“Like the building of the Snowy Hydro, the building of the Sydney Harbour Bridge, this a historic act of nation-buidling.”

The Government would hold a majority share in the company, which will also be part-owned by the private sector, and will invest $43 billion into the project over eight years.

The Government will then gradually sell its share of the company five years after the project is completed.

Mr Rudd said the company would inject a “new competitive force” into the telecommunications market.

“Today we draw a line under a decade of policy area and neglect,” he said.

“This solves once and for all the core problem created when the previous prime minister privatised Telstra a decade ago without ever resolving the conflict of a private monopoly owning the network infrastructure and dominating the retail market.”

Mr Rudd said the broadband tender process was being scrapped because none of the submitted bids offered value for money to the taxpayer, but said anyone was open to invest in the new company.

Telstra was dropped from the bidding process last December after the Government rejected its proposal.

The Government had originally said in 2007 the tender process would be finalised by mid-2008, with construction to begin by the end of last year.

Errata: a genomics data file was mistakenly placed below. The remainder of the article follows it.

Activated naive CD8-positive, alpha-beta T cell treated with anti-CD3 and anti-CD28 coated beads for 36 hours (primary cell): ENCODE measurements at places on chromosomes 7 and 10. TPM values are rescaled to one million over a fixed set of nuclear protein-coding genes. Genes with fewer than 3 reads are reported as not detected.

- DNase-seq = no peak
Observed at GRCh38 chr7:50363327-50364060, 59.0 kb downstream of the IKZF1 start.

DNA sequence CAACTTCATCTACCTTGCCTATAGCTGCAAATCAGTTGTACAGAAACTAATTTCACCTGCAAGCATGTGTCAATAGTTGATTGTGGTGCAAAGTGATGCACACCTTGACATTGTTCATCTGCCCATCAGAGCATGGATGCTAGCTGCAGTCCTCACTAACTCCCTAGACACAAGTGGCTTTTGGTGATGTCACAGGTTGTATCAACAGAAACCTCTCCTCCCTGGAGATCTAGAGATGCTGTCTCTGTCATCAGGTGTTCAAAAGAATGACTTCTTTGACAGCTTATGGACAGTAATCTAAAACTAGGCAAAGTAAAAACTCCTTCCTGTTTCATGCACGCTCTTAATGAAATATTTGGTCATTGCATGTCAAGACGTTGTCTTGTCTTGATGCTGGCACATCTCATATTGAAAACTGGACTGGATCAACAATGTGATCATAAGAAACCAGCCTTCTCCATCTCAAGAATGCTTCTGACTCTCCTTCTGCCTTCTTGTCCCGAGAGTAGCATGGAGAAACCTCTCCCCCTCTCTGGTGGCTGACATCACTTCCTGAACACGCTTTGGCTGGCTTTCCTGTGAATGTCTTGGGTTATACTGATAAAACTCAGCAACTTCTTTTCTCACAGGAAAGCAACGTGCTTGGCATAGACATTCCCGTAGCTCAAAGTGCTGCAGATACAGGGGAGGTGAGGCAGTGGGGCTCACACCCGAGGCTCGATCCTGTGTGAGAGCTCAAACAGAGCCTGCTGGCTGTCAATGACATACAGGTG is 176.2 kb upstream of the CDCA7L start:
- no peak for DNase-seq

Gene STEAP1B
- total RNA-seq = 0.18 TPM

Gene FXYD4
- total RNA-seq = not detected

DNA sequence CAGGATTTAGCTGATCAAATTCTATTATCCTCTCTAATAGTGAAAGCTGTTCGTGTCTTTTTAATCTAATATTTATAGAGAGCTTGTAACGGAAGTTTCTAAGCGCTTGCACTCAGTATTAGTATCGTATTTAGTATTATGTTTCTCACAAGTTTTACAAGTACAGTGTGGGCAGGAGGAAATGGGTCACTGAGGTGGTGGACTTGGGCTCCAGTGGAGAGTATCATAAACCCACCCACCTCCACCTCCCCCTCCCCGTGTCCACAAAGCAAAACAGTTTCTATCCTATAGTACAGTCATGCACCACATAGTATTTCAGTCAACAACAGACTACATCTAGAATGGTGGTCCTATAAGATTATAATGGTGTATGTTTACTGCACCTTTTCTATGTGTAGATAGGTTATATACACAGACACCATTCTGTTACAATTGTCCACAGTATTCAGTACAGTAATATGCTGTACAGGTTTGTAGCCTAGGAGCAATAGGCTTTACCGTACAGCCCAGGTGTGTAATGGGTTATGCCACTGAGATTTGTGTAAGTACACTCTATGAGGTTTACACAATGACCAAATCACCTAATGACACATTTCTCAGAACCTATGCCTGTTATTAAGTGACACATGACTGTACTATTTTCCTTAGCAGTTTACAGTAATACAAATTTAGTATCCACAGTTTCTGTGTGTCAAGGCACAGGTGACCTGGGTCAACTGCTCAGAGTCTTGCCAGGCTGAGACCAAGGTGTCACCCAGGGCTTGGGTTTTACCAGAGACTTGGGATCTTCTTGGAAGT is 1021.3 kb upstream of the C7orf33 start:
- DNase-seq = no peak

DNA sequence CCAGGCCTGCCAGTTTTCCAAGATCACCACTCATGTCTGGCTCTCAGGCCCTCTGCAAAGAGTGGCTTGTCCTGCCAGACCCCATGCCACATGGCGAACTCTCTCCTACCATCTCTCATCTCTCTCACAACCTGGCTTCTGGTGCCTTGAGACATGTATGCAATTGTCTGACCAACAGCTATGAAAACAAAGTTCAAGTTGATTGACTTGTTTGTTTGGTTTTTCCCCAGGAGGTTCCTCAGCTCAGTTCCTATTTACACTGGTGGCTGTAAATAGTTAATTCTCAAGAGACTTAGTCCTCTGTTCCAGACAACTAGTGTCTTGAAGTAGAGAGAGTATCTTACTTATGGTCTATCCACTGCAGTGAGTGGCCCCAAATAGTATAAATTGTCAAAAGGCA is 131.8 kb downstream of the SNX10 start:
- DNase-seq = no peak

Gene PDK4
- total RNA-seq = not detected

In the wake of dismal polling results for Malcolm Turnbull and the Coalition, the universal accolades for the way in which the Rudd Government has responded to the Global Financial Crisis – and Rudd’s popularity approaching record levels for an Australian Prime Minister – this announcement will come as a severe kick in the guts for the Opposition, who, by all accounts have failed miserably during the course of their 12 year tenure to implement a word-class and low cost broadband solution.

Holy Ice Sheet, Boltman!

Yesterday Andrew Bolt ran a story where he disputes a story in The Age that says:

Up to one-third of all Antarctic sea ice is likely to melt by the end of the century, seriously contributing to dangerous sea level rises, updated scientific modelling on global warming shows.

Now Andrew is technically correct, the melting of sea-ice does not in itself cause rising sea-levels- but he misses the point. The point about sea levels rising is because of the melting of the land-based ice. The sea-based ice works as a stopper for the glaciers, and without them the glacier ice will slip into the sea faster. Some of these glaciers are up to 300 metres thick.

Later in his article Bolt says that “even sea ice in the Arctic has failed to melt as predicted”. This is despite the story that has emerged from Antartica:

AN ICE wall damming the endangered Wilkins ice shelf against the Antarctic Peninsula has shattered, just as scientific alarms ring out about the region’s rapid warming.

Who to believe?